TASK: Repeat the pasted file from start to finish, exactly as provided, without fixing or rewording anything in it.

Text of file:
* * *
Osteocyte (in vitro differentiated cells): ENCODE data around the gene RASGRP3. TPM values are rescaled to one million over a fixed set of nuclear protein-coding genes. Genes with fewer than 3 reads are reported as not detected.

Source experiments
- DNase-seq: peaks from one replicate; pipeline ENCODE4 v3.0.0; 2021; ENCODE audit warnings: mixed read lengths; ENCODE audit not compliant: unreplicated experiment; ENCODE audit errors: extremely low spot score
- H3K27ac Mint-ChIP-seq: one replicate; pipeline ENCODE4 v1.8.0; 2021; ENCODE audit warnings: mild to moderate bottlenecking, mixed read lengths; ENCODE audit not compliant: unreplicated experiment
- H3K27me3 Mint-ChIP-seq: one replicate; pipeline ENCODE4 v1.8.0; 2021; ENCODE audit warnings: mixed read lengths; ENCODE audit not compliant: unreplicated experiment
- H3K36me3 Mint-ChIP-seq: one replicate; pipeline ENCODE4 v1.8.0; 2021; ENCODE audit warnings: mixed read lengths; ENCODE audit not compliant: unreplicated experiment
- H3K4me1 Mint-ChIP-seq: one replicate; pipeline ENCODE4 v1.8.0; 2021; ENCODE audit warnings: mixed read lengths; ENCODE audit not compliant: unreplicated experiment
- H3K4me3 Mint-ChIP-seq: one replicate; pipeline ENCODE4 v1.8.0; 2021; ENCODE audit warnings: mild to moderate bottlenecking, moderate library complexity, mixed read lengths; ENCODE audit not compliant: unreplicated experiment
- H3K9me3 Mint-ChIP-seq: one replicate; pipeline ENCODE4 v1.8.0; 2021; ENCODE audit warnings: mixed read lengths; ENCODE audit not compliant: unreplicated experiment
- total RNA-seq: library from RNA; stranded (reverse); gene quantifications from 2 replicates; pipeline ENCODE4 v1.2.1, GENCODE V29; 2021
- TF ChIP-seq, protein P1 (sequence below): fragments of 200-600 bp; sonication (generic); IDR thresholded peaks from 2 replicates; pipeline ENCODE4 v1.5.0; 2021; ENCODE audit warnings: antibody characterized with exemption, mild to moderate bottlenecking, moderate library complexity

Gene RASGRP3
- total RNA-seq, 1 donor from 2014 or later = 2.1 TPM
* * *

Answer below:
Osteocyte (in vitro differentiated cells): ENCODE data around the gene RASGRP3. TPM values are rescaled to one million over a fixed set of nuclear protein-coding genes. Genes with fewer than 3 reads are reported as not detected.

Source experiments
- DNase-seq: peaks from one replicate; pipeline ENCODE4 v3.0.0; 2021; ENCODE audit warnings: mixed read lengths; ENCODE audit not compliant: unreplicated experiment; ENCODE audit errors: extremely low spot score
- H3K27ac Mint-ChIP-seq: one replicate; pipeline ENCODE4 v1.8.0; 2021; ENCODE audit warnings: mild to moderate bottlenecking, mixed read lengths; ENCODE audit not compliant: unreplicated experiment
- H3K27me3 Mint-ChIP-seq: one replicate; pipeline ENCODE4 v1.8.0; 2021; ENCODE audit warnings: mixed read lengths; ENCODE audit not compliant: unreplicated experiment
- H3K36me3 Mint-ChIP-seq: one replicate; pipeline ENCODE4 v1.8.0; 2021; ENCODE audit warnings: mixed read lengths; ENCODE audit not compliant: unreplicated experiment
- H3K4me1 Mint-ChIP-seq: one replicate; pipeline ENCODE4 v1.8.0; 2021; ENCODE audit warnings: mixed read lengths; ENCODE audit not compliant: unreplicated experiment
- H3K4me3 Mint-ChIP-seq: one replicate; pipeline ENCODE4 v1.8.0; 2021; ENCODE audit warnings: mild to moderate bottlenecking, moderate library complexity, mixed read lengths; ENCODE audit not compliant: unreplicated experiment
- H3K9me3 Mint-ChIP-seq: one replicate; pipeline ENCODE4 v1.8.0; 2021; ENCODE audit warnings: mixed read lengths; ENCODE audit not compliant: unreplicated experiment
- total RNA-seq: library from RNA; stranded (reverse); gene quantifications from 2 replicates; pipeline ENCODE4 v1.2.1, GENCODE V29; 2021
- TF ChIP-seq, protein P1 (sequence below): fragments of 200-600 bp; sonication (generic); IDR thresholded peaks from 2 replicates; pipeline ENCODE4 v1.5.0; 2021; ENCODE audit warnings: antibody characterized with exemption, mild to moderate bottlenecking, moderate library complexity

Gene RASGRP3
- total RNA-seq, 1 donor from 2014 or later = 2.1 TPM